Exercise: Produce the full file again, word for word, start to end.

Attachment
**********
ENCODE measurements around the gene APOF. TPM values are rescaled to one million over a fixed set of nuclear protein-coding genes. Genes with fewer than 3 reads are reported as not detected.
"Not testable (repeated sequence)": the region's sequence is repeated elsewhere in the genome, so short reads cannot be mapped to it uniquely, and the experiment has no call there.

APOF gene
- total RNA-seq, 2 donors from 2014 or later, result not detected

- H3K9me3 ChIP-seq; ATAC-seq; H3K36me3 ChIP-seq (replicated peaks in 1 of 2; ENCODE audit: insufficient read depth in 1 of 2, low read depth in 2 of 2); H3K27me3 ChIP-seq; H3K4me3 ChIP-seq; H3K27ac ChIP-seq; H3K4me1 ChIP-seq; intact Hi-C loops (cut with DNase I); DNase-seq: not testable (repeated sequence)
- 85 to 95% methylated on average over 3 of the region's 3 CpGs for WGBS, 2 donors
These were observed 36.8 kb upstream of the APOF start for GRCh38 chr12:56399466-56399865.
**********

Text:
ENCODE measurements around the gene APOF. TPM values are rescaled to one million over a fixed set of nuclear protein-coding genes. Genes with fewer than 3 reads are reported as not detected.
"Not testable (repeated sequence)": the region's sequence is repeated elsewhere in the genome, so short reads cannot be mapped to it uniquely, and the experiment has no call there.

APOF gene
- total RNA-seq, 2 donors from 2014 or later, result not detected

- H3K9me3 ChIP-seq; ATAC-seq; H3K36me3 ChIP-seq (replicated peaks in 1 of 2; ENCODE audit: insufficient read depth in 1 of 2, low read depth in 2 of 2); H3K27me3 ChIP-seq; H3K4me3 ChIP-seq; H3K27ac ChIP-seq; H3K4me1 ChIP-seq; intact Hi-C loops (cut with DNase I); DNase-seq: not testable (repeated sequence)
- 85 to 95% methylated on average over 3 of the region's 3 CpGs for WGBS, 2 donors
These were observed 36.8 kb upstream of the APOF start for GRCh38 chr12:56399466-56399865.